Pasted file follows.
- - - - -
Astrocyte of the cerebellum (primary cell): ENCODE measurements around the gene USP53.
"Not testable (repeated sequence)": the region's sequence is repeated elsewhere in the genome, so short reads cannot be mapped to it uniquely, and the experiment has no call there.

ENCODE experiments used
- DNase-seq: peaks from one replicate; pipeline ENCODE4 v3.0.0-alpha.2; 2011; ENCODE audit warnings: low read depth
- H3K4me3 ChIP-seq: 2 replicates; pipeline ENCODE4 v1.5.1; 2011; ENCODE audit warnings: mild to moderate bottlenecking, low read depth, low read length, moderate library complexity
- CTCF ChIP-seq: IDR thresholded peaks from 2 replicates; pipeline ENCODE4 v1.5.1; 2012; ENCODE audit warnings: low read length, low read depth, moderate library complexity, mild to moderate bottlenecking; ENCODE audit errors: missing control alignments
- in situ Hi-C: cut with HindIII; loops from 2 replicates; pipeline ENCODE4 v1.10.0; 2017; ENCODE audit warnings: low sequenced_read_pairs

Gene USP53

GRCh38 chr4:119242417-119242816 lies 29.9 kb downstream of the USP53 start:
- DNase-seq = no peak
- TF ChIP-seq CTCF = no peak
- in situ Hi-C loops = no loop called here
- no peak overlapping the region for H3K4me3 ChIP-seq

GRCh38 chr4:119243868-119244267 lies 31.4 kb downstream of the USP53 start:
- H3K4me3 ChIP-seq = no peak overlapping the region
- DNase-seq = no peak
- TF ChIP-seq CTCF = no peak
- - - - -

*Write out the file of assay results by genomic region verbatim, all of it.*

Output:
Astrocyte of the cerebellum (primary cell): ENCODE measurements around the gene USP53.
"Not testable (repeated sequence)": the region's sequence is repeated elsewhere in the genome, so short reads cannot be mapped to it uniquely, and the experiment has no call there.

ENCODE experiments used
- DNase-seq: peaks from one replicate; pipeline ENCODE4 v3.0.0-alpha.2; 2011; ENCODE audit warnings: low read depth
- H3K4me3 ChIP-seq: 2 replicates; pipeline ENCODE4 v1.5.1; 2011; ENCODE audit warnings: mild to moderate bottlenecking, low read depth, low read length, moderate library complexity
- CTCF ChIP-seq: IDR thresholded peaks from 2 replicates; pipeline ENCODE4 v1.5.1; 2012; ENCODE audit warnings: low read length, low read depth, moderate library complexity, mild to moderate bottlenecking; ENCODE audit errors: missing control alignments
- in situ Hi-C: cut with HindIII; loops from 2 replicates; pipeline ENCODE4 v1.10.0; 2017; ENCODE audit warnings: low sequenced_read_pairs

Gene USP53

GRCh38 chr4:119242417-119242816 lies 29.9 kb downstream of the USP53 start:
- DNase-seq = no peak
- TF ChIP-seq CTCF = no peak
- in situ Hi-C loops = no loop called here
- no peak overlapping the region for H3K4me3 ChIP-seq

GRCh38 chr4:119243868-119244267 lies 31.4 kb downstream of the USP53 start:
- H3K4me3 ChIP-seq = no peak overlapping the region
- DNase-seq = no peak
- TF ChIP-seq CTCF = no peak